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NEW B-52's - Bouncing Off The Satellites (CD)

4.1 out of 5 stars 20 customer reviews

Price: CDN$ 72.94
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Product Details

  • Audio CD
  • Number of Discs: 1
  • ASIN: B000002LAK
  • Other Editions: Audio CD  |  Audio Cassette  |  LP Record
  • Average Customer Review: 4.1 out of 5 stars 20 customer reviews
  • Amazon Bestsellers Rank: #91,383 in Music (See Top 100 in Music)
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Format: Audio CD
The B-52's had been through a lot between the release of 1983's "Whammy" and the 1986 release of "Bouncing Off the Satellites." The musical climate had changed since they first came on to the scene in the late 70's with their quirky blend of sci-fi madness and new wave party anthems. It had also been 3 full years between albums. And the members' personal relationships with one another seemed to be coming apart at the seams. But sending things into even further disarray was the death of founding member and multi-instrumentalist Ricky Wilson in 1985. To make things even worse, "Bouncing Off the Satellites" was a commercial disaster, and it would be ANOTHER three years before the band would make an amazing comeback with the multi-platinum, hit-filled "Cosmic Thing."
Perhaps because of Wilson's battle with AIDS during the making of the album, "Bouncing Off the Satellites" is considerably more downbeat than its predecessors. "Summer of Love" (which was actually a top-10 dance hit) manages to be dark and upbeat at the same time, while Wilson's sister Cindy does her best Patsy Cline impersonation on the ballad (!) "Ain't it a Shame." "She Brakes for Rainbows," the closing track and one of the album's highlights, also leans toward the melancholy (it's also an absolutely gorgeous tune.)
There was much criticism of producer Tony Mansfield's synth-filled arrangements on "Bouncing Off the Satellites." Granted, the heavy synthetics sometimes added unnecessary weight to the songs, and the album as a whole lacks focus because the band members worked on their own individual tracks (only 4 songs include all 5 band members.
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By A Customer on Nov. 2 1999
Format: Audio CD
The B-52's were definitely at a crossroads during the making of this album. One of their founding members died, and their brand of down-home new wave dance music with a sense of humor had pretty much run its course with the public in general. The outcome - "Bouncing Off The Satellites" became their worst selling album by far. And it deserved better.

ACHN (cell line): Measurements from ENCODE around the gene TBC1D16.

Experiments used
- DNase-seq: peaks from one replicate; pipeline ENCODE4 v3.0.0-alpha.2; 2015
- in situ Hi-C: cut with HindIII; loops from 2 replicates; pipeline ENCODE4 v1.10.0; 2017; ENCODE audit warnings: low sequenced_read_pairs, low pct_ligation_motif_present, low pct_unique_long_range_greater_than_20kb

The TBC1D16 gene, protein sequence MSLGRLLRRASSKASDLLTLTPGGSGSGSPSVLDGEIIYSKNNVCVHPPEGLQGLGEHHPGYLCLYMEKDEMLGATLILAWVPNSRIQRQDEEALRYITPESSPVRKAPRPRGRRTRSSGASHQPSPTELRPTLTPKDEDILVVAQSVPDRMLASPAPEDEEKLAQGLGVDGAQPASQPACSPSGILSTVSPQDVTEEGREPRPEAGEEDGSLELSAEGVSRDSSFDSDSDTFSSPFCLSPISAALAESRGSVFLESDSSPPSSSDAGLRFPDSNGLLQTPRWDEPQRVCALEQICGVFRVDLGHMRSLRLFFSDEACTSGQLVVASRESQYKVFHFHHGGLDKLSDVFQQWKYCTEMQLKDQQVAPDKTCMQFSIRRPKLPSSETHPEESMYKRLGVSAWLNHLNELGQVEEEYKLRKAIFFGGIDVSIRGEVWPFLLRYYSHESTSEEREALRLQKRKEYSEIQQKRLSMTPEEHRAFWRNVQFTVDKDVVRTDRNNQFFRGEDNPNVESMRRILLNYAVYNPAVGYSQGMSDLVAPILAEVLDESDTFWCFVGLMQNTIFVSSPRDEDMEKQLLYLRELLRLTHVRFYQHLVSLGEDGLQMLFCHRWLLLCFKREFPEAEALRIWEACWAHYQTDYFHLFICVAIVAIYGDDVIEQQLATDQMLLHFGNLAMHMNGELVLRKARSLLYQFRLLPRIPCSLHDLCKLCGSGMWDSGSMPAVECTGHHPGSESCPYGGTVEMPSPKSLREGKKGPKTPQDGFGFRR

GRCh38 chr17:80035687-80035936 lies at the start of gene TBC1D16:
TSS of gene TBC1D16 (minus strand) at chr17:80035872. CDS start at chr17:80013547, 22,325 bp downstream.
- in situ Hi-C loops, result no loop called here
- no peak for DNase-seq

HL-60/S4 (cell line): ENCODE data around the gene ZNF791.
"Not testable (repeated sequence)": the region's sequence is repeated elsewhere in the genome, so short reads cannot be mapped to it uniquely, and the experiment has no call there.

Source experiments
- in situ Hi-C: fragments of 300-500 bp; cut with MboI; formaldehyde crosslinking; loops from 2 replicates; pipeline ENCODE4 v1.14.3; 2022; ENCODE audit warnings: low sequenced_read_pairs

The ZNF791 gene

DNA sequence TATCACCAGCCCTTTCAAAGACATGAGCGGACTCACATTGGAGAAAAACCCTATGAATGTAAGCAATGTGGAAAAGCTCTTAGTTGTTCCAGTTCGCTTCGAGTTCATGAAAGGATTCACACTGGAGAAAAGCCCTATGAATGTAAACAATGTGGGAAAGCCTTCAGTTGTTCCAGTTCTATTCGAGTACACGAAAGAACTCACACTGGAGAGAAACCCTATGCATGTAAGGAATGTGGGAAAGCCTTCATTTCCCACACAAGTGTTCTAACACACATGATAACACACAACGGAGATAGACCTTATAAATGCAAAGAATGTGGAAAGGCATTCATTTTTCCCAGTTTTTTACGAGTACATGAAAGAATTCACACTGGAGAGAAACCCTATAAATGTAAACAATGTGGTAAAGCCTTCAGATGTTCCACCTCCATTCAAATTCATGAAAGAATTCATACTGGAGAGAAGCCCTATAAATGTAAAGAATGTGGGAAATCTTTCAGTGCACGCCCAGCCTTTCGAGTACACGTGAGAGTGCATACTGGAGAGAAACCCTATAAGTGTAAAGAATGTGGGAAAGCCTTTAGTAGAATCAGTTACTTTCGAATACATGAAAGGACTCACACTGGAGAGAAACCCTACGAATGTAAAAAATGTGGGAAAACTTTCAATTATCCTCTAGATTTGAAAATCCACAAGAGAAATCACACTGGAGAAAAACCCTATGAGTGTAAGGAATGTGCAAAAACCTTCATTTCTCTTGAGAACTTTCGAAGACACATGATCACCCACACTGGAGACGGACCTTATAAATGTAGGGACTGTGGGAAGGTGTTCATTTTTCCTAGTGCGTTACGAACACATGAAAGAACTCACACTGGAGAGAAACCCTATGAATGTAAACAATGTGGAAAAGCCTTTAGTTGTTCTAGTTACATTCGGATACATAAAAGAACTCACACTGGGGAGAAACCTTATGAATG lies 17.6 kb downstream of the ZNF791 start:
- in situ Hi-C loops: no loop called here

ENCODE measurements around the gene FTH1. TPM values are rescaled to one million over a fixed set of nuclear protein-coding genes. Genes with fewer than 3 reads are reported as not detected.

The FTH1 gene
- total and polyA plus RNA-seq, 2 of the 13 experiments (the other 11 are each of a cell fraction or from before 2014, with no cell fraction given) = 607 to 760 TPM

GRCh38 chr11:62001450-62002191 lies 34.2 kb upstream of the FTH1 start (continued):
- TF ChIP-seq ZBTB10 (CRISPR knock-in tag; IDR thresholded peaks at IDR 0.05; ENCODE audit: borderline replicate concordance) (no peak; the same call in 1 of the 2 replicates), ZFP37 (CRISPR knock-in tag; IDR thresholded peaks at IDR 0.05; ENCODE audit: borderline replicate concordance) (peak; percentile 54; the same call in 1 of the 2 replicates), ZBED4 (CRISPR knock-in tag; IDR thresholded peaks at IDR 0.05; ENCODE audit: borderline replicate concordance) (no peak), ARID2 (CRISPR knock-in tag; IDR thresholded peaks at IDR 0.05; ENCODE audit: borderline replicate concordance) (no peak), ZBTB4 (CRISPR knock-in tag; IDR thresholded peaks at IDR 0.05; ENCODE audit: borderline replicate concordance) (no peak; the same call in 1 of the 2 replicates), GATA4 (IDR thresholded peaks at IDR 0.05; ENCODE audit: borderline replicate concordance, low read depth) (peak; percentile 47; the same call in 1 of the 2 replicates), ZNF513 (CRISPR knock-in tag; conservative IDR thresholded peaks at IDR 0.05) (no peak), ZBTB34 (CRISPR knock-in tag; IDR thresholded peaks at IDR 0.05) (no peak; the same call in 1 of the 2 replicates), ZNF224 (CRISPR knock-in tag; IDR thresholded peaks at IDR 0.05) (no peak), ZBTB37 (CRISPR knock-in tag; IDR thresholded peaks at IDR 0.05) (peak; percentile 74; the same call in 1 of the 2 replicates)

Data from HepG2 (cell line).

The album was highly criticized at the time for it's use of the Fairlight and its glossy, synthetic production by Tony Mansfield. The band also suffered the loss of multi-instrumentalist and key songwriter Ricky Wilson (brother of vocalist Cindy), which sent the recording sessions into complete disarray. Because of this, "Bouncing Off The Satellites" has a bittersweet, melancholy sound....but that's not to say there isn't fun to be had! The wacky "Wig," the exotic "Theme for a Nude Beach" and "Detour Thru Your Mind" are upbeat and fun, "Summer of Love" was a top-ten dance hit, and the album's highlight, "Girl From Ipanema Goes To Greenland," contains an impressive arrangement and an insanely catchy melody. But the B's began to explore their serious side on this release; Cindy Wilson does her best Patsy Cline impression on "Ain't it a Shame," and "She Brakes for Rainbows" is absolutely gorgeous. The only real dud is "Juicy Jungle," an overwrought ecology-themed Fred solo. But the rest of this album goes down nice and easy, and is a must for any B's fan.
Because of the devastating loss of Ricky Wilson, touring for this album was virtually impossible, and the changing musical climate at the time didn't help the album's prospects. "Summer of Love" was a huge hit on U.S. dance floors, but failed to cross over.
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Format: Audio CD
I love The B-52's and have almost all of their albums, but sadly, here, they seem to be losing their footing with this project "Bouncing Off the Satellites." Not only had their guitarist, Ricky Wilson (Cindy's brother) died, but they were just beginning to sound fresh out of ideas. I love almost every B-song I've ever heard, but here they seem like they're getting old. The lyrics of the songs sound flat and uninspired. This album is really a continuation of their underrated gem 1983 project, "Whammy!," which was excellent. They continue to have the synth and drum machine sound using sessionmen. The album has a bit of a weak opening, but is blessed with a wonderful performance by Kate Pierson on "Summer Of Love." Next, Cindy Wilson takes over in a solo called, "Girl From Ipanema Goes To Greenland." Don't get me wrong, there is some fun to be had here, like Kate Pierson's wonderfully quirky and kitschy solo, "Housework." There is also another very funny song, one of my favorites, "Wig." There's also an couple of good songs on Side 2 like "Theme For A Nude Beach," and "Juicy Jungle," penned by Fred Schneider and sung by him, a song about the destruction of the Amazon rain forests. It's easy to forgive The B-52's a screw-up because after all, a band member has died, and it seems like something missing, which shows in the uneven and uninspired, flat performances. I can easily, very, very, very easily forgive The B's for not sounding as spirited with Ricky's death, but that does not make listening to this album any more fun or much of a pleasure, either, and after a while, it gets quite boring.
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